The U.S. Women’s National Team’s quest for an unprecedented sixth straight gold medal begins on Sunday, when the star-studded roster gathers for training camp in Storrs, Conn.
WNBA.com and @WNBA will be on the scene at the University of Connecticut during the team’s final camp before regrouping for this summer’s Olympics in Rio de Janeiro. (Sixteen players are expected to be in attendance as the other nine compete overseas.)
What’s on the radar at this minicamp, which runs through Tuesday, and what will be at stake in August come Olympic time?
Here are five things you need to know.
The stars are aligning for a sixth straight gold medal.
It’s a rare treat to see this much star power on the court at the same time, let alone wearing the same uniform. But over the years, Team USA fans have gotten used to seeing just that very thing every other year. What’s different this time? As the WNBA’s 20th anniversary approaches, this year’s roster features multiple generations of WNBA stars.
On one hand, Sue Bird, Tamika Catchings and Diana Taurasi have carried WNBA franchises for a decade-plus and have a fourth gold medal in their sights. On the other, the next wave of franchise players — including the past two MVPs, Elena Delle Donne and Maya Moore — are making the transition from sidekicks to leading roles.
But it all adds up to one simple fact: However the roster shakes out, Team USA will be heavy favorites come August.
Is Breanna Stewart next in line?
UConn and Team USA head coach Geno Auriemma will welcome WNBA stars to his home gym in the middle of yet another epic stretch of dominance for the Huskies. But much of the attention will be on the youngest player on the roster — the only player who has yet to make the jump to pro ball: Auriemma’s current superstar, Breanna Stewart.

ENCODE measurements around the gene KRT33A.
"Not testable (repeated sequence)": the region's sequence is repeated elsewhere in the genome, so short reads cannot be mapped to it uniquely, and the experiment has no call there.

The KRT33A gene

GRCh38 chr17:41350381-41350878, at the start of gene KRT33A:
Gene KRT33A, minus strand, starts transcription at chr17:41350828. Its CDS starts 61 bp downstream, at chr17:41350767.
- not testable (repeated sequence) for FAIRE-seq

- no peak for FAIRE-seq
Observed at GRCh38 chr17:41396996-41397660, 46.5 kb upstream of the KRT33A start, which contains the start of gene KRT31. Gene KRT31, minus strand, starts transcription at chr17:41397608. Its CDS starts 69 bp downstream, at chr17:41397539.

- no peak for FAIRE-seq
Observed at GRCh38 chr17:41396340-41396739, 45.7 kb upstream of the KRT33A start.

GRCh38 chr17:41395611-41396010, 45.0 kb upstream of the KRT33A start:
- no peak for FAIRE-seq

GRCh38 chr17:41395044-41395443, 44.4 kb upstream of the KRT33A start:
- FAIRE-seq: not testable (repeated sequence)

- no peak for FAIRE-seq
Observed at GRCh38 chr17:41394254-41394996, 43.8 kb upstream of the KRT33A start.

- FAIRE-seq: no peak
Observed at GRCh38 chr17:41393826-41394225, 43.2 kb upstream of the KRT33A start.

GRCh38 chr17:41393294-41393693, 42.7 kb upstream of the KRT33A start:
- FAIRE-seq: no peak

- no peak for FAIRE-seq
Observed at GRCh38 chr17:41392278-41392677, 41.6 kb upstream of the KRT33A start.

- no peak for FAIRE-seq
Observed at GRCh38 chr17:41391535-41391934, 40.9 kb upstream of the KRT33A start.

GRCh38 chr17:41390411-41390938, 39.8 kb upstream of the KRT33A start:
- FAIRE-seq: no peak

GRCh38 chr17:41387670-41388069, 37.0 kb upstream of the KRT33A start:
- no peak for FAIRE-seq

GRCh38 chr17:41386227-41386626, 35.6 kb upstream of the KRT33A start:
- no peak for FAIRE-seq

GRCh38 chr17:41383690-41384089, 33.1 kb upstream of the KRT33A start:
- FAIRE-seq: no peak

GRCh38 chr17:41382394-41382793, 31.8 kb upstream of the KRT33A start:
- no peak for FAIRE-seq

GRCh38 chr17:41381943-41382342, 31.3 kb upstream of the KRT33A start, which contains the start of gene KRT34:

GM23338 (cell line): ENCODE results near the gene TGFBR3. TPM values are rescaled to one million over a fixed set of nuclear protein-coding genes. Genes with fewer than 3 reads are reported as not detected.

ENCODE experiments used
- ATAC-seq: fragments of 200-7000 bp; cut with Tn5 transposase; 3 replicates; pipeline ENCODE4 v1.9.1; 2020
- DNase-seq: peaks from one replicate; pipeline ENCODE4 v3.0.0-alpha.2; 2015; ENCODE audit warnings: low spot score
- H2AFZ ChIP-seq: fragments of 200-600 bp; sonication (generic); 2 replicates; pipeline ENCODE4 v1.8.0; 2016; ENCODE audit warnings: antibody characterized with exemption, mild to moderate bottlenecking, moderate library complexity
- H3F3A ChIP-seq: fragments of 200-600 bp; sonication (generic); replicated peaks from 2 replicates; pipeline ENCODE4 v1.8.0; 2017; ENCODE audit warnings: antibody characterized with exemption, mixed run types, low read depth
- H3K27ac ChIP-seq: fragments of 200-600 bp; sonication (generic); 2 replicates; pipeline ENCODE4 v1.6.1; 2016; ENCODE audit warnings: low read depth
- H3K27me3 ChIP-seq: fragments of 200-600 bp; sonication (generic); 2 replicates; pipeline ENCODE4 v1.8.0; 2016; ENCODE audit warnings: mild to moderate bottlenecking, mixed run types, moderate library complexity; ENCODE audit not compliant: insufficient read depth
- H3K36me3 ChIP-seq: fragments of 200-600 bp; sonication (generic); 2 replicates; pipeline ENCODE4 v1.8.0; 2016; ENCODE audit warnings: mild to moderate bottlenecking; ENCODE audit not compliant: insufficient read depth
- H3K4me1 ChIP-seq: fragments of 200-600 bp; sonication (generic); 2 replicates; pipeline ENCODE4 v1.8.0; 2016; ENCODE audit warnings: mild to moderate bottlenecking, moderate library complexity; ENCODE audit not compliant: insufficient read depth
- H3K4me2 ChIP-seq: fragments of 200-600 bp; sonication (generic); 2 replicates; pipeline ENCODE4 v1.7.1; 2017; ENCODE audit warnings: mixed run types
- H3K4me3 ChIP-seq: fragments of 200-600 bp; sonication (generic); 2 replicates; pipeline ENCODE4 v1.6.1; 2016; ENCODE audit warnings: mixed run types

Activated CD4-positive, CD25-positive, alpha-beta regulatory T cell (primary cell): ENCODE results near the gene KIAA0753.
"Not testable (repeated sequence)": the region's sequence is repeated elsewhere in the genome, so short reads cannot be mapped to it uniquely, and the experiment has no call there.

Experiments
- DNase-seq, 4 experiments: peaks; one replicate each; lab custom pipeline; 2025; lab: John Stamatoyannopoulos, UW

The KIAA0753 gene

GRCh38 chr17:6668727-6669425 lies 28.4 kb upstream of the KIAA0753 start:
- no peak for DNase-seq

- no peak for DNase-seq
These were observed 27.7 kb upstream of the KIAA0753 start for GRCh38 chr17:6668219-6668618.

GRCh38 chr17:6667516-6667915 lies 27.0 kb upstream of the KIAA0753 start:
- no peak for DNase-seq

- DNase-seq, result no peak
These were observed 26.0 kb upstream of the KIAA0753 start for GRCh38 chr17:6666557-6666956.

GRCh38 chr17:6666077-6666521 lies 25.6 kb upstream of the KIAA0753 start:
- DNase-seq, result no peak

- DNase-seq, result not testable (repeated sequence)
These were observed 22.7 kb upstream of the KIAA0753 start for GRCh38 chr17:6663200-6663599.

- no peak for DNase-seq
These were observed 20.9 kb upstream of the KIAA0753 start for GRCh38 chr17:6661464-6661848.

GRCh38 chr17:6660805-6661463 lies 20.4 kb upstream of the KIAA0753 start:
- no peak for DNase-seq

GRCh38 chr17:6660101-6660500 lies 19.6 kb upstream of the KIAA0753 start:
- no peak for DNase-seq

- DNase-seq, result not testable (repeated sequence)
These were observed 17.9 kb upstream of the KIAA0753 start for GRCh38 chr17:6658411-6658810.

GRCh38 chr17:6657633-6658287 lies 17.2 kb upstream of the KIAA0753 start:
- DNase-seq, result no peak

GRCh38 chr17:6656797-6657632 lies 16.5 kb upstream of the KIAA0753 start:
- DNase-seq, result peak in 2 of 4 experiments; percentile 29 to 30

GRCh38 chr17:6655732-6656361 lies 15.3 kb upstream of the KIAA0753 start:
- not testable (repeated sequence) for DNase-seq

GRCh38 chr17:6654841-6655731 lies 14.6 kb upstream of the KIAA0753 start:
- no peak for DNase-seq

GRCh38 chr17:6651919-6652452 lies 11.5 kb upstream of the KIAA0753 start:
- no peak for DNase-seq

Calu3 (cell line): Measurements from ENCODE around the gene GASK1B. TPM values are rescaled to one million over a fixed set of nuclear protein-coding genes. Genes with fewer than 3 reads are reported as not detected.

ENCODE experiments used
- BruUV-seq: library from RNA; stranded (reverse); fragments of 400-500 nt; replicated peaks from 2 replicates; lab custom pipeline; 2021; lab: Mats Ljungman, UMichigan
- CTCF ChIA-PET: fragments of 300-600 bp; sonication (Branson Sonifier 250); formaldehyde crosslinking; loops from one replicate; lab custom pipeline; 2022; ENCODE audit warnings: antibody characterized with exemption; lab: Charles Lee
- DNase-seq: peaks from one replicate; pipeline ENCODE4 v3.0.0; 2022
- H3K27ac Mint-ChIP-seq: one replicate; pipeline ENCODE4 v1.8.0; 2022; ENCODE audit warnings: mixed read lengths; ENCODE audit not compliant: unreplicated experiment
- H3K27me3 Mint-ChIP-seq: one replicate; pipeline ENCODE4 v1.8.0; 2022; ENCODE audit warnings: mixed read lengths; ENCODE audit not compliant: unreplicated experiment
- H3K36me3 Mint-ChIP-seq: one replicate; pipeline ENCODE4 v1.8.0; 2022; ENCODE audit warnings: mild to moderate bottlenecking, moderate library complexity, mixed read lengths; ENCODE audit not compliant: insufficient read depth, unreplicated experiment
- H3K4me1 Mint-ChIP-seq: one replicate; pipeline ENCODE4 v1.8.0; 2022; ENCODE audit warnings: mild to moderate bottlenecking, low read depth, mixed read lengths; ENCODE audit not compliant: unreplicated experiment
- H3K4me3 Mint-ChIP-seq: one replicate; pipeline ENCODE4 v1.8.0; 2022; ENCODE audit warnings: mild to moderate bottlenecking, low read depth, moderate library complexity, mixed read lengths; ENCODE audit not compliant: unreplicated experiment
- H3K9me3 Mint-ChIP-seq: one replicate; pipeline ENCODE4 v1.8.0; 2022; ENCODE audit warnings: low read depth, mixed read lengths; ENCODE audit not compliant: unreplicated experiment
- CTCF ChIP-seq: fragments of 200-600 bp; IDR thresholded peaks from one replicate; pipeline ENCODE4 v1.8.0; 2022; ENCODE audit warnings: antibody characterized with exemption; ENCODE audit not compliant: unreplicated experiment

Stewart was just six years old when Bird, Catchings and Taurasi captured their first gold medal. Now she will join them on the court just two months before the 2016 WNBA Draft, in which she is a near-lock to be selected with the Seattle Storm’s first overall pick.
Stewart steps away from the Huskies amid a 23-0 season and a 62-game winning streak. Next month, she will seek to become the first player to ever win four straight NCAA titles. How will the 21-year-old look in comparison to the veteran stars she will be joining in the WNBA come May?
The women’s national team has been historically dominant — to say the least.
Pick any statistic and it speaks to the extraordinary dominance the U.S. has over the rest of the world when it comes to women’s basketball.
Since the inception of the USA Basketball Women’s National Team program in 1995, USA owns an 86-1 record in international competition. The team is riding a 41-game winning streak overall and hasn’t lost since 1992, sporting a 58-3 all-time Olympic record.
It’s fitting that their next competition will come during the WNBA’s landmark 20th season; the success of the 1996 Olympic team that started this run built momentum toward launching the WNBA in the first place.
Tamika Catchings’ retirement tour commences.
The 2016 season will surely bring with it tribute after tribute to the retiring Fever great. But given that the 35-year-old Catchings will take the court at UConn for the first time since losing the epic 2015 WNBA Finals, USAB camp represents the unofficial start of her retirement tour.
So many players around the league admire Catchings and turn to her for leadership. That carries over into Olympic play especially, when her competitive fire and unselfish play make her the perfect leader of a star-studded team.
Who will make the cut?
The player selection committee faces the unenviable task of trimming the roster from 25 to 12 between now and the summer. That process will be fascinating to watch as the decorated crop of players battles for spots — something these players likely haven’t had to do since middle school, if ever.
How will the committee weigh youth versus experience? This camp will go a long way in determining which 12 players head to Rio to vie for another gold medal among a field of 12 countries (August 5-21).